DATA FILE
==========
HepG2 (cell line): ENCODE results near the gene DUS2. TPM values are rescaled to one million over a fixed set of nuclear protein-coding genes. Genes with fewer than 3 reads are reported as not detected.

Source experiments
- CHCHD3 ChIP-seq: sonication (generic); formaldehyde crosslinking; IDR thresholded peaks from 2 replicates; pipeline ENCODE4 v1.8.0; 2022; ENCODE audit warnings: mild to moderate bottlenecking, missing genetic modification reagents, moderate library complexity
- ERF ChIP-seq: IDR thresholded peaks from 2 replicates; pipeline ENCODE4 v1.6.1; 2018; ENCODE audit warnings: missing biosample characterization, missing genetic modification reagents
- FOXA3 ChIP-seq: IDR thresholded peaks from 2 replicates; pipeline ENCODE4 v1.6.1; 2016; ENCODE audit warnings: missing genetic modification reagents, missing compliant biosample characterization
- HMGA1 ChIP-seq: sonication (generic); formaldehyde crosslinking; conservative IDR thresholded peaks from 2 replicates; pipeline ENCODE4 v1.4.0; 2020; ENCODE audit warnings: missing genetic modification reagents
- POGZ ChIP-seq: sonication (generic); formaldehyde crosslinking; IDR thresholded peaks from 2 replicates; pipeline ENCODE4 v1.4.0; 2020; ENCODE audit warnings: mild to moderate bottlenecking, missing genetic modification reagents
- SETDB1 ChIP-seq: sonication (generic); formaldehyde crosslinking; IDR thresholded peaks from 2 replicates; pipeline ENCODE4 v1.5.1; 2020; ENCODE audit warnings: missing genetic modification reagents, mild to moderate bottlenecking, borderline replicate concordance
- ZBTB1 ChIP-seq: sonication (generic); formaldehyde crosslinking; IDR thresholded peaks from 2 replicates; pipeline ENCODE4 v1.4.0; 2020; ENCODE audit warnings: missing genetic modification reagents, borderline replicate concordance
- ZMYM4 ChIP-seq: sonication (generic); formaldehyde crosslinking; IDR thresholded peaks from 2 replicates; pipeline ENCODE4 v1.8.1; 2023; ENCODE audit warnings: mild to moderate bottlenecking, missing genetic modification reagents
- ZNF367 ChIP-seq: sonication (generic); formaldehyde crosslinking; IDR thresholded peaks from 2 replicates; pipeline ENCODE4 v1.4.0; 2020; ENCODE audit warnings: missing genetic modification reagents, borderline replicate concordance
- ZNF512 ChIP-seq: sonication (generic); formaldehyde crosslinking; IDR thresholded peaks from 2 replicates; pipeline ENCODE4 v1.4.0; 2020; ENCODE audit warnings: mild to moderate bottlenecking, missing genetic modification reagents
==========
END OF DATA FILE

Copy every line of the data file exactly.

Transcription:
HepG2 (cell line): ENCODE results near the gene DUS2. TPM values are rescaled to one million over a fixed set of nuclear protein-coding genes. Genes with fewer than 3 reads are reported as not detected.

Source experiments
- CHCHD3 ChIP-seq: sonication (generic); formaldehyde crosslinking; IDR thresholded peaks from 2 replicates; pipeline ENCODE4 v1.8.0; 2022; ENCODE audit warnings: mild to moderate bottlenecking, missing genetic modification reagents, moderate library complexity
- ERF ChIP-seq: IDR thresholded peaks from 2 replicates; pipeline ENCODE4 v1.6.1; 2018; ENCODE audit warnings: missing biosample characterization, missing genetic modification reagents
- FOXA3 ChIP-seq: IDR thresholded peaks from 2 replicates; pipeline ENCODE4 v1.6.1; 2016; ENCODE audit warnings: missing genetic modification reagents, missing compliant biosample characterization
- HMGA1 ChIP-seq: sonication (generic); formaldehyde crosslinking; conservative IDR thresholded peaks from 2 replicates; pipeline ENCODE4 v1.4.0; 2020; ENCODE audit warnings: missing genetic modification reagents
- POGZ ChIP-seq: sonication (generic); formaldehyde crosslinking; IDR thresholded peaks from 2 replicates; pipeline ENCODE4 v1.4.0; 2020; ENCODE audit warnings: mild to moderate bottlenecking, missing genetic modification reagents
- SETDB1 ChIP-seq: sonication (generic); formaldehyde crosslinking; IDR thresholded peaks from 2 replicates; pipeline ENCODE4 v1.5.1; 2020; ENCODE audit warnings: missing genetic modification reagents, mild to moderate bottlenecking, borderline replicate concordance
- ZBTB1 ChIP-seq: sonication (generic); formaldehyde crosslinking; IDR thresholded peaks from 2 replicates; pipeline ENCODE4 v1.4.0; 2020; ENCODE audit warnings: missing genetic modification reagents, borderline replicate concordance
- ZMYM4 ChIP-seq: sonication (generic); formaldehyde crosslinking; IDR thresholded peaks from 2 replicates; pipeline ENCODE4 v1.8.1; 2023; ENCODE audit warnings: mild to moderate bottlenecking, missing genetic modification reagents
- ZNF367 ChIP-seq: sonication (generic); formaldehyde crosslinking; IDR thresholded peaks from 2 replicates; pipeline ENCODE4 v1.4.0; 2020; ENCODE audit warnings: missing genetic modification reagents, borderline replicate concordance
- ZNF512 ChIP-seq: sonication (generic); formaldehyde crosslinking; IDR thresholded peaks from 2 replicates; pipeline ENCODE4 v1.4.0; 2020; ENCODE audit warnings: mild to moderate bottlenecking, missing genetic modification reagents